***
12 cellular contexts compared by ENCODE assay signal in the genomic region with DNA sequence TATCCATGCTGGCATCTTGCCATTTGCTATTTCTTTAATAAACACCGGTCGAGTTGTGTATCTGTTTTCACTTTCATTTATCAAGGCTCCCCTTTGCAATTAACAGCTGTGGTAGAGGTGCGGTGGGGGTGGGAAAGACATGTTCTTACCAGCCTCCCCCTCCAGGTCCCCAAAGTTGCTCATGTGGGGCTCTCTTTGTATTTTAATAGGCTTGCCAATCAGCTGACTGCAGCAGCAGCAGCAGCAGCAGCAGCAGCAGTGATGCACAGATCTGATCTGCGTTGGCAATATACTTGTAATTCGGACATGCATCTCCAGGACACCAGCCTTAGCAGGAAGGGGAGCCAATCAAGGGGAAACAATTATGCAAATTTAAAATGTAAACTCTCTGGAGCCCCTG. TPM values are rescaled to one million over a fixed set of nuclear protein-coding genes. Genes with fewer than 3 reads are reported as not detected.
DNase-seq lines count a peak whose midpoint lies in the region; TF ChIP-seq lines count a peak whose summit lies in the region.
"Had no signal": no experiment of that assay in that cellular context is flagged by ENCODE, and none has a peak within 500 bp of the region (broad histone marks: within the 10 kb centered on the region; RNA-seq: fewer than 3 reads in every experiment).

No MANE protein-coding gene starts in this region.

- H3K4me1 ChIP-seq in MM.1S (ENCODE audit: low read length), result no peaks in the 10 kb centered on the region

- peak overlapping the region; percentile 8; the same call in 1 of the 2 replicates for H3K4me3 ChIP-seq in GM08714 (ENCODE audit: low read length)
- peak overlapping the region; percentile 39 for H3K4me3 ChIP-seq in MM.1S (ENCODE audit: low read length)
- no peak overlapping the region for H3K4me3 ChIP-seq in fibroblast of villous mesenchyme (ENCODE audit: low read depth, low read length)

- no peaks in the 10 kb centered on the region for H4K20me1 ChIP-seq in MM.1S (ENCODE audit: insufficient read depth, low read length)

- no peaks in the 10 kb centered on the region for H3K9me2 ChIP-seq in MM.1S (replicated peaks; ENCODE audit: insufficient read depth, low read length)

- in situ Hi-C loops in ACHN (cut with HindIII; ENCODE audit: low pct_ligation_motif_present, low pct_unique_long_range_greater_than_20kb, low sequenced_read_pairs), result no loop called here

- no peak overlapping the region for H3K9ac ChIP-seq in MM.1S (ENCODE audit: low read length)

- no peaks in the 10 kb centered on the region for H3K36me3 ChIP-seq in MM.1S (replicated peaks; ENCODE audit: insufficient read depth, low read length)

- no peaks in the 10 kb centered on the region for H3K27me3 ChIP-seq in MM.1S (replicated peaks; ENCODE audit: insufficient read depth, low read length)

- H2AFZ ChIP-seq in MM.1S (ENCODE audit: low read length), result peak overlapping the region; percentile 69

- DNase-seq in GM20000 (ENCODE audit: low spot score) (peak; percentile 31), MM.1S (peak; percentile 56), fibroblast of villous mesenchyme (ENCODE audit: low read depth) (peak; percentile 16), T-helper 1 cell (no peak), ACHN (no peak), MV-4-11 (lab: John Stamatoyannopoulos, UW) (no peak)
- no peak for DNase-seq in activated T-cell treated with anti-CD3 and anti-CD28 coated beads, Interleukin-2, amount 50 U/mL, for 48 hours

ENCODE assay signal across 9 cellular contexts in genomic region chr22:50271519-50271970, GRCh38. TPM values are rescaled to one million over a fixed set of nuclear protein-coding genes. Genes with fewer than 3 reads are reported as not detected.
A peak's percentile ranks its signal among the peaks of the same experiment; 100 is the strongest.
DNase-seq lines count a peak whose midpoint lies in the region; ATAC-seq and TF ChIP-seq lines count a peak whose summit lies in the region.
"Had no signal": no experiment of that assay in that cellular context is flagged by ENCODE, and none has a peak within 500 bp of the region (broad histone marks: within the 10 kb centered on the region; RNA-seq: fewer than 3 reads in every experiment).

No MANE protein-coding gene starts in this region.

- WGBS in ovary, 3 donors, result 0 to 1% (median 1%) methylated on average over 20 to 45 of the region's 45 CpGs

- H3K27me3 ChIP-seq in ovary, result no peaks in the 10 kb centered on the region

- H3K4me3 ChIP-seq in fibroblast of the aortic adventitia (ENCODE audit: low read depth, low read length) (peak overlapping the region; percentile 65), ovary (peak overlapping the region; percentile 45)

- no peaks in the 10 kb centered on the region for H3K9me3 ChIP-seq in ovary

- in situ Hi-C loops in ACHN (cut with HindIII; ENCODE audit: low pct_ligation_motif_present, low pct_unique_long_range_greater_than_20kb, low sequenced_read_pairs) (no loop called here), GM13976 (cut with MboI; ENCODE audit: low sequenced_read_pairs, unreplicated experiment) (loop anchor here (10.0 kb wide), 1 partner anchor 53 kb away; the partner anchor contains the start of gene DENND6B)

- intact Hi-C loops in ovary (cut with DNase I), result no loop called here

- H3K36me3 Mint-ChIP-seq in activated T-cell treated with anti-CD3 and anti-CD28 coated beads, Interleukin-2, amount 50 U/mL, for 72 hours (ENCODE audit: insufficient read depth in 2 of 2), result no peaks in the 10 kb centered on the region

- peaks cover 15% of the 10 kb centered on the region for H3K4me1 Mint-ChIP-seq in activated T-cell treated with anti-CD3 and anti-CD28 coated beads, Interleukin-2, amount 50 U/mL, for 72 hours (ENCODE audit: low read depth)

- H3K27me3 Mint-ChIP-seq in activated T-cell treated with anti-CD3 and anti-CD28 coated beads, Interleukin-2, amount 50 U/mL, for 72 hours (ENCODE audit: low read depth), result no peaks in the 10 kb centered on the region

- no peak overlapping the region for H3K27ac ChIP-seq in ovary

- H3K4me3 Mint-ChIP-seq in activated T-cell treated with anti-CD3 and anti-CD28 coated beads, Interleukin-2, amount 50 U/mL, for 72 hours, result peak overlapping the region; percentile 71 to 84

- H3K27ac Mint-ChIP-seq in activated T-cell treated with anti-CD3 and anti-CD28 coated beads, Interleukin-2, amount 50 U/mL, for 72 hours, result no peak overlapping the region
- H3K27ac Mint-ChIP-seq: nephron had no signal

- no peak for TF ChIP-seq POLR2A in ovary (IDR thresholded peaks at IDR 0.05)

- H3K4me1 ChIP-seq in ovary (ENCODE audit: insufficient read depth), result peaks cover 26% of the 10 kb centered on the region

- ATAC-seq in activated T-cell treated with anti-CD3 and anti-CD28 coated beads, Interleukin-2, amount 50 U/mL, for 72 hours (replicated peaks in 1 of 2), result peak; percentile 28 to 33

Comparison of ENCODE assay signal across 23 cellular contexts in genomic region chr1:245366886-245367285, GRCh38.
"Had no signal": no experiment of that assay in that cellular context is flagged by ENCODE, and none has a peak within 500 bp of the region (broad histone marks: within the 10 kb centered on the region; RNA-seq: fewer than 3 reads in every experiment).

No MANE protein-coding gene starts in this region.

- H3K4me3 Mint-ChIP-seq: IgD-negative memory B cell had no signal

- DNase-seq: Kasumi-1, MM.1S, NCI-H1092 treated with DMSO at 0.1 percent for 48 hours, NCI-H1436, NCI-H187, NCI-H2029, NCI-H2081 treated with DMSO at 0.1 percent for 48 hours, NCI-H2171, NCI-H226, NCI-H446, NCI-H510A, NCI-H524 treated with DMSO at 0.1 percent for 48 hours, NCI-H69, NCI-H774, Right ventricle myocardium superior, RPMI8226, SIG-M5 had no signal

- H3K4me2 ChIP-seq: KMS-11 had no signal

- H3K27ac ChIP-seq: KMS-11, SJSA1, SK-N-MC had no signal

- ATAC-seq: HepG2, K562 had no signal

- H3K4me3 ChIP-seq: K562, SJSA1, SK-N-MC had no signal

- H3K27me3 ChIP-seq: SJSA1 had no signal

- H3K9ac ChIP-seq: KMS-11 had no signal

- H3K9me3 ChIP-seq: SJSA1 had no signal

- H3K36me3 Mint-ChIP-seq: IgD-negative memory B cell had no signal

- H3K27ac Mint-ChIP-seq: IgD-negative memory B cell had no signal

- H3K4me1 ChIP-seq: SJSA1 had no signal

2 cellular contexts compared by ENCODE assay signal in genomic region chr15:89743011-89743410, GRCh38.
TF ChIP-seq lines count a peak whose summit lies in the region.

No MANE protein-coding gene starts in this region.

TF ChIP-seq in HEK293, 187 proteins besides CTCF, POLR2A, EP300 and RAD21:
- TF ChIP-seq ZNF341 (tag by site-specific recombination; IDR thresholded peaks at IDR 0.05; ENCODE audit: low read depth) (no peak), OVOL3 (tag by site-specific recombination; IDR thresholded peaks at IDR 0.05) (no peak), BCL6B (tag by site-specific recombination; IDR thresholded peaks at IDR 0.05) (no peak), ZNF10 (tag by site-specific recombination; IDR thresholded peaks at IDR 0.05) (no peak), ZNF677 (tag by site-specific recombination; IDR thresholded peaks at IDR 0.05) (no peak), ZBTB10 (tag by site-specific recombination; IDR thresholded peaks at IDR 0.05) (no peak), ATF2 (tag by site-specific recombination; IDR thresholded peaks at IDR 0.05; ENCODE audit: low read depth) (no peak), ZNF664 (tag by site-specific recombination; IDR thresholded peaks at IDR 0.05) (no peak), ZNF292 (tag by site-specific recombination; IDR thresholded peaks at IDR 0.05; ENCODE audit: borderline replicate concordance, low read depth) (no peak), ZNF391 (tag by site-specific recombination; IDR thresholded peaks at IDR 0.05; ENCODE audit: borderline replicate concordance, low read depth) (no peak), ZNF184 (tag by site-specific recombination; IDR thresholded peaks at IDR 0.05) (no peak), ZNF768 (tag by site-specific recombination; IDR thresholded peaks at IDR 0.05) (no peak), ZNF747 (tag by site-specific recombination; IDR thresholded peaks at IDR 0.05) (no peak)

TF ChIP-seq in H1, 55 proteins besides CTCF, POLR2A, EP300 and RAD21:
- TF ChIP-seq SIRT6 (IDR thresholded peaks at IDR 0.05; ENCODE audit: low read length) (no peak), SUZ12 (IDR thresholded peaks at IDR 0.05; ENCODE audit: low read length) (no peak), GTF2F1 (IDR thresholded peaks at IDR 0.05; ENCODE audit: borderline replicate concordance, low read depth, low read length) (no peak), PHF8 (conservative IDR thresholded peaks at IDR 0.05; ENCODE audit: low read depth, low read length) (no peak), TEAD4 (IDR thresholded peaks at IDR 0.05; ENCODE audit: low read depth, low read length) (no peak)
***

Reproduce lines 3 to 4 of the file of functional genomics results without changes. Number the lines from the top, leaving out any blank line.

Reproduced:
"Had no signal": no experiment of that assay in that cellular context is flagged by ENCODE, and none has a peak within 500 bp of the region (broad histone marks: within the 10 kb centered on the region; RNA-seq: fewer than 3 reads in every experiment).

No MANE protein-coding gene starts in this region.